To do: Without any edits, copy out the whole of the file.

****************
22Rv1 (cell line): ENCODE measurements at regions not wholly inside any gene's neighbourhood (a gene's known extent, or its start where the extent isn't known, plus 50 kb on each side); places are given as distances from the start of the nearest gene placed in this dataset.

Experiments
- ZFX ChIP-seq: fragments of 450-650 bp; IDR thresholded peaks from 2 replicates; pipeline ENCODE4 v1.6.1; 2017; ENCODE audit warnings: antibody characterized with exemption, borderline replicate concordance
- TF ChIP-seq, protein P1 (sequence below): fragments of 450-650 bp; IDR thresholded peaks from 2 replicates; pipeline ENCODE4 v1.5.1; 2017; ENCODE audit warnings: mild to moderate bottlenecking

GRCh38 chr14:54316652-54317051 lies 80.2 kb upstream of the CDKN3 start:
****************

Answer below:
22Rv1 (cell line): ENCODE measurements at regions not wholly inside any gene's neighbourhood (a gene's known extent, or its start where the extent isn't known, plus 50 kb on each side); places are given as distances from the start of the nearest gene placed in this dataset.

Experiments
- ZFX ChIP-seq: fragments of 450-650 bp; IDR thresholded peaks from 2 replicates; pipeline ENCODE4 v1.6.1; 2017; ENCODE audit warnings: antibody characterized with exemption, borderline replicate concordance
- TF ChIP-seq, protein P1 (sequence below): fragments of 450-650 bp; IDR thresholded peaks from 2 replicates; pipeline ENCODE4 v1.5.1; 2017; ENCODE audit warnings: mild to moderate bottlenecking

GRCh38 chr14:54316652-54317051 lies 80.2 kb upstream of the CDKN3 start: